The Art of Gathering Response
The examples of networking events, dinner parties, and exclusive gala dinners outlined in Priya Parker's The Art of Gathering reminded me A LOT of my life here at Princeton (pre-COVID), which also speaks to the audience Priya's book might have been intended for. Her examples around optimizing the physical setup to bring people together, creating certain "rules" to follow, curating your guests and taking an active role as a host seem to be the playbook that Princeton's colleges, eating clubs, and affinity groups follow. Having hosted a few pre-games, launch parties, and networking events myself, it was really interesting to see all the psychology that has gone into my head when planning these events laid out and further developed so explicitly in text form. I appreciated her section on exclusion, I also struggle to find a better word for it, but it is important to be as intentional as one can be when planning a gathering.
Last week, I hosted a digital gathering for a surprise Zoom birthday party for my mom. It was interesting because the age range of the group was on average way higher than the ones in the digital gatherings I've been used to attending thus far, and creating a welcoming but also digitally accessible setting for everyone required a lot of thought. I settled on zoom just because of the ease of creating group calls and the fact that it is the only "free" and widely used service (at least in Brazil) that I know of that would allow for this. I decide dnot to try any other fancy apps that required creating an account so that all my mom's friends, including those who only had smartphones and/or didn't have much experience working with these apps, could participate. The second part was deciding who was going to come, and I think I inadvertently ended up using a lot of the advice in the section about exclusion. My mom is deeply religious and from the beginning I knew that I wanted to open her birthday party with a mini sermon and prayer from our church's pastor, who was one of the first people I invited. Our extended family, as opposed to my deeply evangelical parents, is buddhist/a-religious, and have often been uncomfortable in those settings. Not that the two worlds don't mix, but I know that my mom always feels more like herself when she's surrounded by her church community. For that reason, I made the decision to only invite her close friends who were appreciative at least and in touch with her spiritual side. The next part was choosing the format of the meeting, because I HATE zoom birthday parties because it's always so awkward with so many people trying to talk on top of each other, or nobody having the courage to say anything because digitally, it really is only realistic for one person to talk at a time. So I also ended up using Parker's advice (even though I only read the chapter after the event) on being an authoritative host to some capacity. I wanted the focus to be on my mom, so I made a queue with all the participants and asked each of them (in order) to spend 2 minutes max sharing a story or moment they have had with my mom.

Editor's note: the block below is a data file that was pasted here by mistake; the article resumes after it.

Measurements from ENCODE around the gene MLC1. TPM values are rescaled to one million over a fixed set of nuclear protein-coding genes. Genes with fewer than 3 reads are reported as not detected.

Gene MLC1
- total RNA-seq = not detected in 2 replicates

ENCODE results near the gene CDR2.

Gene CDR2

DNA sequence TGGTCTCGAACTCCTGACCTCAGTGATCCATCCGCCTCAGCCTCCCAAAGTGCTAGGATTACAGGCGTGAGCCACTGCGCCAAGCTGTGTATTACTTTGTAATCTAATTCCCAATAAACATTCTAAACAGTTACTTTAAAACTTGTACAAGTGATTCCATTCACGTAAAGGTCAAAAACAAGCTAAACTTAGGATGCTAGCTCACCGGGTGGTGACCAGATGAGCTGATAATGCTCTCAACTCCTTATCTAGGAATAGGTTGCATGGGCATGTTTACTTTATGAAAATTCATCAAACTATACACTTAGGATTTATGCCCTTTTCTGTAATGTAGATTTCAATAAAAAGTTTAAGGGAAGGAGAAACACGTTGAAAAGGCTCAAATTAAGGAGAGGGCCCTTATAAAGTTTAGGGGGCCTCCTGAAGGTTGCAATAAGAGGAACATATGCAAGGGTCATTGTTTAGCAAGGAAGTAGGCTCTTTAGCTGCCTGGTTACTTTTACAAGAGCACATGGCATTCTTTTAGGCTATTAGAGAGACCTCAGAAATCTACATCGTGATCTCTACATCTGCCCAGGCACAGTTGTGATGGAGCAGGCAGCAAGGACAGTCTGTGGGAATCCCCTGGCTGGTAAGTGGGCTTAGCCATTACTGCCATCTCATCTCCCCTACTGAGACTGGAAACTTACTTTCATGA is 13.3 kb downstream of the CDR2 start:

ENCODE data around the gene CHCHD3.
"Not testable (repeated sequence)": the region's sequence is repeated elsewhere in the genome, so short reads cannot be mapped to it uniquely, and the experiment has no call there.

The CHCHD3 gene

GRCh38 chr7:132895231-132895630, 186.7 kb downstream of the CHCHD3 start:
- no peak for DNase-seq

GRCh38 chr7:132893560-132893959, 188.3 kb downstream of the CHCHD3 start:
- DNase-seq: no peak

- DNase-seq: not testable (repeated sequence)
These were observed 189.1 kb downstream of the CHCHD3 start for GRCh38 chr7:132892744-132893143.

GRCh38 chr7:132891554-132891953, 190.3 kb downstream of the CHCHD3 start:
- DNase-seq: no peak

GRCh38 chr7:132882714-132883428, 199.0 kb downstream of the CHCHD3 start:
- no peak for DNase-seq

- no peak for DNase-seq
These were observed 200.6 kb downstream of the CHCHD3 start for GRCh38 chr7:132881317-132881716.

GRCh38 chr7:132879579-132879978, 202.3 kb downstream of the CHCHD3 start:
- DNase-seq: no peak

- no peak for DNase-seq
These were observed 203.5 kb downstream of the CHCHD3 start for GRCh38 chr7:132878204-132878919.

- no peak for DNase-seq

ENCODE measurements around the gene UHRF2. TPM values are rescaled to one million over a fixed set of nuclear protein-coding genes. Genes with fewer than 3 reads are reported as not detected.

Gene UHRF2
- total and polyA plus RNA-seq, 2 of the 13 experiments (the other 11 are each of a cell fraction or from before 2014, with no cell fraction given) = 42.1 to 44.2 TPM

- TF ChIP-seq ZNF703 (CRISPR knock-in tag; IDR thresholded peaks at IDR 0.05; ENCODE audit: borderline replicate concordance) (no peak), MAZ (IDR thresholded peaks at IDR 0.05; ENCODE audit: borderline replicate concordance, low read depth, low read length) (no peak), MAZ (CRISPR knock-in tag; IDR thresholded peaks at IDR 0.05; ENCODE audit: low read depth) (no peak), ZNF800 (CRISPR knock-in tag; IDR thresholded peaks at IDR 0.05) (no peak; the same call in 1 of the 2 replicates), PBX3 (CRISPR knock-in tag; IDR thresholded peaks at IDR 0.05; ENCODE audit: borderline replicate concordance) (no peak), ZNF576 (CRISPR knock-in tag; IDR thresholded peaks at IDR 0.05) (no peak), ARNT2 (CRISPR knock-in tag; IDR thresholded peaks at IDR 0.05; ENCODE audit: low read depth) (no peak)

The event was a success, and I think everyone was grateful for the meeting's structure around both spirituality and celebrating my mom's life. I'm not sure if Parker will touch into this part in the following chapters, but knowing where to stop/end the event is also an important skill. I always try to end events at a sweet spot where I know people will have had enough time to enjoy themselves/fulfill the purpose of the event but will also leave wanting more and eager for the next (if it were to repeat itself). Maintaining the structure and promptly ending the event after the pastor's prayer was actually really great for that and had us (at least me) leaving the call feeling energized and warm, rather than exhausted and relieved as I often do for zoom birthday parties.
This gets me to the last part of my response, which got me thinking about the audience of Parker's book. Clearly, this book was written with some type of corporate manager, first-world NGO worker, young professional in Brooklyn type person in mind. And so the types of gatherings discussed and the examples of do's and don'ts fit inside that view. However, for gatherings where the purpose is much larger than just one business decision or social-group bonding, where the stakes are higher and the purpose is towards the actual organization of people, how do we take these ideas of hosting, excluding, curating the space to the next level? Especially now in a time where physical gatherings are so restricted and we have to get even more creative, what would Parker have to contribute? Now that the internet allows for movements to gather in so many new ways, the ability to organize and communicate across any sort of physical border really changes everything. Social media was one thing but the new zoom/digital work/play landscape is an entirely new reality, and it's definitely here to stay. Under this lens, what are the uses of Parker's book? To be honest I still am having trouble getting through to understand Parker's argument. Has she just overthought her dinner parties? Or is she actually saying something new? Is "gathering," especially the types of gatherings she's usually writing about, which, to be honest, I couldn't care less about because I will never be at a fancy liquor brand gala or afford to go to any of these White Dinners, enough of a phenomenon or art to be worth reading this entire book for?
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